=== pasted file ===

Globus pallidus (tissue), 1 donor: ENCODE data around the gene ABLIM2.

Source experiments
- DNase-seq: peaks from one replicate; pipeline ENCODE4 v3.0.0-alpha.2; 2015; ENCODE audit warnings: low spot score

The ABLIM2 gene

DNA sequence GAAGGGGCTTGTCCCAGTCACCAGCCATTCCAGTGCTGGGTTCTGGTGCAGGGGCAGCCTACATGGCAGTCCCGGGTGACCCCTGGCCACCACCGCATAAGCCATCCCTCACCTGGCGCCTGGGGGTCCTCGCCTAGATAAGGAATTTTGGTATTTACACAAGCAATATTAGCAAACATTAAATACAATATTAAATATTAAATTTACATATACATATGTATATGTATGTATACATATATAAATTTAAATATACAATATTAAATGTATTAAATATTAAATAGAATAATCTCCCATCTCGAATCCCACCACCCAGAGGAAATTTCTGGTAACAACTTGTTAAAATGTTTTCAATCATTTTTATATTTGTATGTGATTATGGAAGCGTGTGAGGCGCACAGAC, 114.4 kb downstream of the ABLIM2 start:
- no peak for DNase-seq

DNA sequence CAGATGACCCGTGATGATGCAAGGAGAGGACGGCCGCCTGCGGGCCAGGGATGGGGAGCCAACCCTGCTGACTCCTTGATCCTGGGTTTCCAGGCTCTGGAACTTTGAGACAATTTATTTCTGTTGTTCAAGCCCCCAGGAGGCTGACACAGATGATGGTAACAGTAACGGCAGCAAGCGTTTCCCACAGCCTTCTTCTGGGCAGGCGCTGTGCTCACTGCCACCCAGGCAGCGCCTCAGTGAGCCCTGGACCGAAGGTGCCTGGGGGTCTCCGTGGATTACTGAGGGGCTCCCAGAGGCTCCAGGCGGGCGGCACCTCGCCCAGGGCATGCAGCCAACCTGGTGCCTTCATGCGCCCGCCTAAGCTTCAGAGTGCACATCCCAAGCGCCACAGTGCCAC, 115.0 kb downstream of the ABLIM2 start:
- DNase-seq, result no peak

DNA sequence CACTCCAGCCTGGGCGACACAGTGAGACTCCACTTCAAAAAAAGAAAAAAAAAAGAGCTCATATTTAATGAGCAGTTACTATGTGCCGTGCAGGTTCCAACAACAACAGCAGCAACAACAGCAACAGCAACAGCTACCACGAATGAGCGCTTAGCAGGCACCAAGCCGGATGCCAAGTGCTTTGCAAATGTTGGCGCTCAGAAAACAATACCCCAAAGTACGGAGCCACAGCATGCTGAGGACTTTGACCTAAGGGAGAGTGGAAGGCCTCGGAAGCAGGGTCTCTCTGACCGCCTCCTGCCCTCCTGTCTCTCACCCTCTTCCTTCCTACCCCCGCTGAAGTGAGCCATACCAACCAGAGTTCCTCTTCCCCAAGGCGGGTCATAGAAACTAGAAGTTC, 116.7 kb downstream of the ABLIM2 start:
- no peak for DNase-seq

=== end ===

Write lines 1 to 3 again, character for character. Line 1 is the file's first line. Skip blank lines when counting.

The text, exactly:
Globus pallidus (tissue), 1 donor: ENCODE data around the gene ABLIM2.

Source experiments
- DNase-seq: peaks from one replicate; pipeline ENCODE4 v3.0.0-alpha.2; 2015; ENCODE audit warnings: low spot score